The Smart Math of Mixed-Use Development
The wisdom of man never yet contrived a system of taxation that would operate with perfect equality. -- Andrew Jackson
Asheville, North Carolina -- like many cities and towns around the country -- is hurting financially.
It's not that Asheville is some kind of deserted ghost town. Rather, it's a picturesque mountain city with a population of about 83,000 that draws tourists from all over the world, especially during the leaf-peeping season. But it's also a city that appeals to its residents, who revel in strolling about a true walkable downtown chock-full of restaurants and retail shops featuring locally grown and crafted products. Downtown is not only one of Asheville's main draws; it also serves as a major driver in helping the city overcome its budgetary doldrums.
Most of us – city planners, elected officials, business owners, voters, and the like – understand that the city brings in more tax revenue when people shop and eat out more. However, we often overlook the scale of the property tax payoff for encouraging dense mixed-use development.
Many policy decisions seem to create incentives for businesses and property developers to expand just about anywhere, without regard for the types of buildings they are erecting. In this article, I argue that the best return on investment for the public coffers comes when smart and sustainable development occurs downtown.
We'll use the city of Asheville as an example. Asheville realizes an astounding +800 percent greater return on downtown mixed-use development projects on a per acre basis compared to when ground is broken near the city limits for a large single-use development like a Super Walmart. A typical acre of mixed-use downtown Asheville yields $360,000 more in tax revenue to city government than an acre of strip malls or big box stores.
If you were a mayor or city councillor facing a budget crisis, this comparison should serve as an eye-opener, both in terms of your policies and your development priorities. The comparison should also get you thinking about not just how you could encourage more downtown development, but also what kind of development could increase the value of buildings in the surrounding neighborhoods.
It's not just officials in Asheville who should be asking these questions. In the growing number of diverse cities where we have studied this same equation (such as Billings, MT, Petaluma, CA, and Sarasota, FL) we've found that the same principle applies: downtown pays. It's simple math.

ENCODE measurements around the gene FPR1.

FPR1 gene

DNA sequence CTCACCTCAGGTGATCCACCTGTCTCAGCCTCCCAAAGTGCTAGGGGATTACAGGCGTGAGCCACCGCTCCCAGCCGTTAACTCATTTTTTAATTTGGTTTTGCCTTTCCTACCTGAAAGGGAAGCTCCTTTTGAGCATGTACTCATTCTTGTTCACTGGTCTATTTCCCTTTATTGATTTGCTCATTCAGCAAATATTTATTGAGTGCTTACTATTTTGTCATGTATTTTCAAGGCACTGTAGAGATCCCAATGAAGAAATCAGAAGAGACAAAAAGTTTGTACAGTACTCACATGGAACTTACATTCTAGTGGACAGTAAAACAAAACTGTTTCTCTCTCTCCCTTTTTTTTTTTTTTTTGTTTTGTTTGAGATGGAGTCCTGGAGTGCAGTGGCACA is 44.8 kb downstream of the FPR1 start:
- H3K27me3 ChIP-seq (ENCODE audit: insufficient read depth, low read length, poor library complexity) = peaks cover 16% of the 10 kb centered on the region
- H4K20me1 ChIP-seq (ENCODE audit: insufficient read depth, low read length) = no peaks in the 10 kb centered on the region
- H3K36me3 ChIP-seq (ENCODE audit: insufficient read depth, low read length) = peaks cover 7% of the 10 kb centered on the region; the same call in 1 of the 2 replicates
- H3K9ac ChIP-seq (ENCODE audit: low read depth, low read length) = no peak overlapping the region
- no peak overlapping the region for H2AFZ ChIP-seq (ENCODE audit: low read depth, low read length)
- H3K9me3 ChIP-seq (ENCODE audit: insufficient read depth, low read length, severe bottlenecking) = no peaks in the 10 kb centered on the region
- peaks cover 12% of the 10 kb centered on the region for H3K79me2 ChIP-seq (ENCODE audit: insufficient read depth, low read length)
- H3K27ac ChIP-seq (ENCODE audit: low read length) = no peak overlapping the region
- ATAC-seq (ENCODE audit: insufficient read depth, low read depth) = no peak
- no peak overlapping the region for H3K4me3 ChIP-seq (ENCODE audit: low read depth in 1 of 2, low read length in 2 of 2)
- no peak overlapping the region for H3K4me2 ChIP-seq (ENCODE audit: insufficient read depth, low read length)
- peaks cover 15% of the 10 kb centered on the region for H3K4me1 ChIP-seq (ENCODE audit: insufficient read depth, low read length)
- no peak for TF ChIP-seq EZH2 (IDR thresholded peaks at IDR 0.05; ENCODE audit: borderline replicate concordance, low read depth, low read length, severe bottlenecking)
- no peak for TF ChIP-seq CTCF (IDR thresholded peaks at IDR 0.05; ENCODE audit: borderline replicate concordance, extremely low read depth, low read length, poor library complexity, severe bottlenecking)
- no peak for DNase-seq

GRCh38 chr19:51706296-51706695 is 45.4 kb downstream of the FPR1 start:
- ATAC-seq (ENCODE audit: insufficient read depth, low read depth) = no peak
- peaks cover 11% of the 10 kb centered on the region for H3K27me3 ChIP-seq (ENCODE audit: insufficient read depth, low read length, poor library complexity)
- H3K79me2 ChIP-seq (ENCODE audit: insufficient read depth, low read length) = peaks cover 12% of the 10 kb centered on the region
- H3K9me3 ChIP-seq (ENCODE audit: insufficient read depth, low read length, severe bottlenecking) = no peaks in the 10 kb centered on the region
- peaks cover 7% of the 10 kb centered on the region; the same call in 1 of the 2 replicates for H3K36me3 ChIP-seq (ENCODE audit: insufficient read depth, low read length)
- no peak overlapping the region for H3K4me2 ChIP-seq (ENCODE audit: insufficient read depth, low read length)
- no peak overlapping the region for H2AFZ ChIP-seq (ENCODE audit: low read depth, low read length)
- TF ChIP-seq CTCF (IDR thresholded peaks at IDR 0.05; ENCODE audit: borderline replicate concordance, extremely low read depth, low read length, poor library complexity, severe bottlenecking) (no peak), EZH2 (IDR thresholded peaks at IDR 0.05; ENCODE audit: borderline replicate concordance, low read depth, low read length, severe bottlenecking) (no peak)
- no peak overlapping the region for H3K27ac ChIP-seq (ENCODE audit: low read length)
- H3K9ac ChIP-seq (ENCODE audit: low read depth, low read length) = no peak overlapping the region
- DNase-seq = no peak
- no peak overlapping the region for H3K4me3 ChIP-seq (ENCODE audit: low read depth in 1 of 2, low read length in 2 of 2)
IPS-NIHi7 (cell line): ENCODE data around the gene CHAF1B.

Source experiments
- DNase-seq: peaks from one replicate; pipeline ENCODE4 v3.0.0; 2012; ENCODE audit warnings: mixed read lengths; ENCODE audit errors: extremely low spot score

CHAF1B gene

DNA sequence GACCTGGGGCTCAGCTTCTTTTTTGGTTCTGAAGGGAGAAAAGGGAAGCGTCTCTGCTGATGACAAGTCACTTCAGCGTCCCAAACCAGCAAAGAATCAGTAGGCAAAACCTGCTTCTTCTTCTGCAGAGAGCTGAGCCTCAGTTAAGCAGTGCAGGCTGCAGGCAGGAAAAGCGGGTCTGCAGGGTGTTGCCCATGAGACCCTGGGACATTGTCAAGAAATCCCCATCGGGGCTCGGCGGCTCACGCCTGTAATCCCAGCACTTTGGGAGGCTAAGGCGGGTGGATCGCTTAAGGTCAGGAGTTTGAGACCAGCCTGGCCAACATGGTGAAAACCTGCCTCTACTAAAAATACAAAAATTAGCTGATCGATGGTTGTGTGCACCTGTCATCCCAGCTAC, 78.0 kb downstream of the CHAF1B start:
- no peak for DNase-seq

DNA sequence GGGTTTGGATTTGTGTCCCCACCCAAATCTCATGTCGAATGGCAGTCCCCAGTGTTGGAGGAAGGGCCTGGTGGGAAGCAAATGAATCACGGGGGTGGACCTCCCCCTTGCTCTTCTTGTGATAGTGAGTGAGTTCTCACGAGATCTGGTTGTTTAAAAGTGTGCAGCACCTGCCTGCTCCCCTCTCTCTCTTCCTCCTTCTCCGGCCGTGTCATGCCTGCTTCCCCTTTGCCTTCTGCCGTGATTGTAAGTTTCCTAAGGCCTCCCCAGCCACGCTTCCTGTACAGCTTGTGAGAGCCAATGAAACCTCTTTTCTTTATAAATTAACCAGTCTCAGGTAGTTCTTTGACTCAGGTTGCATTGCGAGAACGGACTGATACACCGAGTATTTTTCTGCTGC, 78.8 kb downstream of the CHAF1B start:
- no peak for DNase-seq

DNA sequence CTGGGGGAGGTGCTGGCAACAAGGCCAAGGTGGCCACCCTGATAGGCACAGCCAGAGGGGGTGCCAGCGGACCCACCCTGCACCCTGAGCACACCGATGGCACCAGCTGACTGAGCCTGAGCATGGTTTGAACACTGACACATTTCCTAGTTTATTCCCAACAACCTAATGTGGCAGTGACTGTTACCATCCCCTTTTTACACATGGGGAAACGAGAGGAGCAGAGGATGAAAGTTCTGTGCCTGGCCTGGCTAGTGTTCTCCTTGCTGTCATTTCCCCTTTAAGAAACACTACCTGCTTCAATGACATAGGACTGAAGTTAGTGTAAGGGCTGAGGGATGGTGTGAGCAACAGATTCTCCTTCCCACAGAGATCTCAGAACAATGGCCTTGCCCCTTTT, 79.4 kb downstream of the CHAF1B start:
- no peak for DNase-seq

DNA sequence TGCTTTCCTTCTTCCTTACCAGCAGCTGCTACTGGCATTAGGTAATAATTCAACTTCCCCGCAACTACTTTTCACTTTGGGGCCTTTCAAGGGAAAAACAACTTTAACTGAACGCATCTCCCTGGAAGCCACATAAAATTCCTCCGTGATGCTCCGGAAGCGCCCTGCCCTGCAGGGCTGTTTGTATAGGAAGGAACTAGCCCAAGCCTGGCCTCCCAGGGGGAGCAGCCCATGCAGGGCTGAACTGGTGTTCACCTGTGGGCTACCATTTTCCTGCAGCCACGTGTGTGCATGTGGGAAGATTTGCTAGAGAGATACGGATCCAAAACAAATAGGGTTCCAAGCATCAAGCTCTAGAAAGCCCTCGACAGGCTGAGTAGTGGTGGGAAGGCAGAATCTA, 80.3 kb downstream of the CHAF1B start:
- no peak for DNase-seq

The more valuable downtown properties become, the more revenue the city can generate to address its budget gaps, while also serving the best interests of its citizens. Unfortunately, our public officials may not always make their decisions with full knowledge of the trade-offs.
Go to Jail...
Consider the story of how Public Interest Projects (PIP), a for-profit development company founded in 1990, first came to uncover this economic inequality.
A few years ago, PIP was looking to develop several parcels in a neglected section of downtown Asheville, just off the main core. At the time, it was filled with decaying auto shops, warehouses and semi-industrial space. In other words, it was ripe for mixed-use redevelopment. Unfortunately, while we saw visions of rehabbed living spaces intermixed with retail and office space, the leaders of Buncombe County had other ideas.
In close proximity to the parcels PIP was considering, the county owned a 1.7-acre parcel upon which leaders first announced plans to build a new jail, then, as an alternative, a 24 hour center for emergency vehicles. While few could argue that the community as a whole would benefit from the addition of such facilities, the county's plan to plunk one of them right in the middle of an area so ripe for re-development didn't make much sense to us. Although we weren't on the same page as our county leaders, that didn't stop us from trying to get them to see things our way.
Subsequently, we embarked on a comparative analysis of the impact of different development types and scales on the county's tax rolls as a way to demonstrate the comparable benefits of mixed-use development versus the facilities they we considering. We tried to show them the money.